How Ian Solomon Helped A Client Prepare For Retirement
I detest being cliche, but one phrase that pushes me to stay on the top of my game is “Failing to plan is planning to fail.” Unfortunately, many people, including professionals, ignore the need to plan adequately for the future and retirement.
Whether it’s the complexity of calculating the money needed or because they incorrectly judge their ability to work indefinitely, they continue to live for today and fail to be ready for tomorrow. ‘Life’ hits us when we least expect and not having contingency plans could lead you to face dire circumstances.
As a professional lawyer coach, I strive to teach entrepreneurs and lawyers how to be more productive and fulfilled in their lives and careers and prepare for retirement. Keep reading to learn about how I helped a client who failed to plan for retirement.
The Challenge: Planning for retirement in a short span of time.
Life altering situations always give you a renewed perspective on life, and I once had a client in his fifties who was going through a divorce, when he realized that he had been neglecting his legal practice. He was worried that he wasn’t earning and saving enough to fund his retirement.
Apart from dealing with the emotional trauma of the divorce, my client had a fear of failure and a fear of making mistakes. Ever since he began his practice, his focus was on tackling day-to-day pressures that left him with little to no time to plan a direction for his business. Through our discussions, we figured out that his primary fault was that he was working ‘IN’ his business as opposed to ‘ON’ his business.
The Solution: Taking small steps but assured steps towards reaching a predetermined goal.
Most lawyers are not accustomed to thinking strategically about their practice. With not a lot of time left until he retires, I worked with him to develop a strategy for getting him more clients and better-paying work. Most lawyers don’t have a plan for that, so we wrote out a plan and committed to it. We identified one-year and five-year goals and discussed how to achieve them.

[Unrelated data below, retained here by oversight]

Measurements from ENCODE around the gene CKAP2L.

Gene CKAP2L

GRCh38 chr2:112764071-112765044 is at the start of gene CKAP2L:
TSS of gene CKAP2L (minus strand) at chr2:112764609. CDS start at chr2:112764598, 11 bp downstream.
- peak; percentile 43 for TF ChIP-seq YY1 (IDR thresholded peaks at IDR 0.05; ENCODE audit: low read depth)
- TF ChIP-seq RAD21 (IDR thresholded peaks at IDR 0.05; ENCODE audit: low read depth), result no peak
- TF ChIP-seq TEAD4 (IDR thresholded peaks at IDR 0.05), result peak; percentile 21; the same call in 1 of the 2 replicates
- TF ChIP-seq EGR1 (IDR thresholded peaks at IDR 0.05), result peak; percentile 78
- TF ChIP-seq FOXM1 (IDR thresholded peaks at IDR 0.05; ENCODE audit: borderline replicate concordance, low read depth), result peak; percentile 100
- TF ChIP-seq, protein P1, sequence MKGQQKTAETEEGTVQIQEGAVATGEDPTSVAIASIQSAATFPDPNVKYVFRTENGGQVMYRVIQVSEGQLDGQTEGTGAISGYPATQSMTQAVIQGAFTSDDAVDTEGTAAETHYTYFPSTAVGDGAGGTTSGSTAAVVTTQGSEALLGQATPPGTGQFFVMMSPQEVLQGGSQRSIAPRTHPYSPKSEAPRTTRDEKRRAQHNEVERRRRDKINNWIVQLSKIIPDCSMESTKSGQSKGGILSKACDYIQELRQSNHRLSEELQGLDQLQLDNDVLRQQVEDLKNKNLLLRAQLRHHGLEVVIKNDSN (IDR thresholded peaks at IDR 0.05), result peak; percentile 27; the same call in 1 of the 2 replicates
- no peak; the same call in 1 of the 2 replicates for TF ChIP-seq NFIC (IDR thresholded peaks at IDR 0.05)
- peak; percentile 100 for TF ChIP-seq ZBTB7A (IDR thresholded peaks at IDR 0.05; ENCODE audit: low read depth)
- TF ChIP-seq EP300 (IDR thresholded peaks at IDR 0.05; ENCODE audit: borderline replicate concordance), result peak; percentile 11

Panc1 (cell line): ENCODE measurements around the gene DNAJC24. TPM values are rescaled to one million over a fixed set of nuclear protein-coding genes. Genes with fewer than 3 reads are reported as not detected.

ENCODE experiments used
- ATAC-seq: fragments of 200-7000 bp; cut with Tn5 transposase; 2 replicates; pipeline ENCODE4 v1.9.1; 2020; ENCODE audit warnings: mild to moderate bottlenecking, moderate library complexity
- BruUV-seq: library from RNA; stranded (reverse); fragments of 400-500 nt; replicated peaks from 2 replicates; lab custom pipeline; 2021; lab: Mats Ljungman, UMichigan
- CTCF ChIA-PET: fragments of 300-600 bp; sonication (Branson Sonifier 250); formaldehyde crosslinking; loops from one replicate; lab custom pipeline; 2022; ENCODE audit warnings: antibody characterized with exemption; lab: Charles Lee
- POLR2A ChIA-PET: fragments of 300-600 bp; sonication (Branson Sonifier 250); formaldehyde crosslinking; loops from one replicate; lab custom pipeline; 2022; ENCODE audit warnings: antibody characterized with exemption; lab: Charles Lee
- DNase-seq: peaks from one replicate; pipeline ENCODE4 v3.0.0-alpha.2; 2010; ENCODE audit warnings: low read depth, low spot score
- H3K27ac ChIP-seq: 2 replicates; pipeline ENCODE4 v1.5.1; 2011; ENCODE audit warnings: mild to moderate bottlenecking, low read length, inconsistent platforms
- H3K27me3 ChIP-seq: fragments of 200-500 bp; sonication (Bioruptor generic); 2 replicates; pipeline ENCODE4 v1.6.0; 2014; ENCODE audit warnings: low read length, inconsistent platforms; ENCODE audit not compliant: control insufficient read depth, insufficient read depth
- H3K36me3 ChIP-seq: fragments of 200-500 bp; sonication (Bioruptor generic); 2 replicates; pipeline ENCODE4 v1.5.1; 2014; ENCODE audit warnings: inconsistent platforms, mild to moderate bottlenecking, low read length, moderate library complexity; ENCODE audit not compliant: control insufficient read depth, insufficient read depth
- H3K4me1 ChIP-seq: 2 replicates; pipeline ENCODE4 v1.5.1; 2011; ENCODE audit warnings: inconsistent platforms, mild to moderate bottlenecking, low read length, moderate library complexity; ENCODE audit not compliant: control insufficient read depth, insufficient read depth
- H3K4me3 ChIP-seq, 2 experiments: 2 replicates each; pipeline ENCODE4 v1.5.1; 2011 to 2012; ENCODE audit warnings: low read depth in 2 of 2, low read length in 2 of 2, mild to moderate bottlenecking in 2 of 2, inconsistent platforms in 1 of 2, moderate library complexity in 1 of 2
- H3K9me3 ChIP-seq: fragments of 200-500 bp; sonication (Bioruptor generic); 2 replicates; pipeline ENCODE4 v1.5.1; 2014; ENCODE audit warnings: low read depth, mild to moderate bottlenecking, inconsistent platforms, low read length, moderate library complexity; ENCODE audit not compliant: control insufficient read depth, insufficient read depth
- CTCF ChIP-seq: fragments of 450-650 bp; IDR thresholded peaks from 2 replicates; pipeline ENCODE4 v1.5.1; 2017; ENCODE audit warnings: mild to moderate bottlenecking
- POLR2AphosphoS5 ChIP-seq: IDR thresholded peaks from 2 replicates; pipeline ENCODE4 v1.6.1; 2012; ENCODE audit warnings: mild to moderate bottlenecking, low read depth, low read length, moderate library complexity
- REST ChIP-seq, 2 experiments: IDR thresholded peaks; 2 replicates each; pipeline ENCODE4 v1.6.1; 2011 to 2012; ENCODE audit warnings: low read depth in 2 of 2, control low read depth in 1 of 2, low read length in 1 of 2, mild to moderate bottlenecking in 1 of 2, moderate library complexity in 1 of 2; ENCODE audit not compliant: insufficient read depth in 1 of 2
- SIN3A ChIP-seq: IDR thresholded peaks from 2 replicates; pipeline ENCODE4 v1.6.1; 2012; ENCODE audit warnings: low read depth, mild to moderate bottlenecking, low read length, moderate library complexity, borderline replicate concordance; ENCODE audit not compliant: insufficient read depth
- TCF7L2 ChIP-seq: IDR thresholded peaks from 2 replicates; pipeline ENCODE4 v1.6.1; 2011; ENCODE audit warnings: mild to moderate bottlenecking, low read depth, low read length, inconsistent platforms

I don’t believe in trying big steps, but instead, choose to focus on tweaking the current practice. My agreement with the client was to do two or three items between coaching sessions. They were challenging but not overwhelming. At each follow-up session, the client was accountable for taking those steps. Accountability played a vital role along the path to success.
For example, the client had to meet with three other lawyers to seek referrals of business. He also had to meet with his real estate clients at their closings and ask them for referrals.
I believed that rather than having the client reinvent his practice, if he only made minor adjustments, then he would achieve success. By sticking to the plan, in the course of one year, the client shifted his practice away from family law to do more real estate and wills and estates. He also increased his income and started to put away savings for retirement.
The Bottom Line
As a professional lawyer coach in Toronto, ON, my practice is focused on helping individuals develop strategies for coping with the changes in their career transitions so that the process is less distressing, disruptive and more productive. To get started, get in touch with Ian Solomon by clicking here. To learn more about how I can help you, visit my website by clicking here.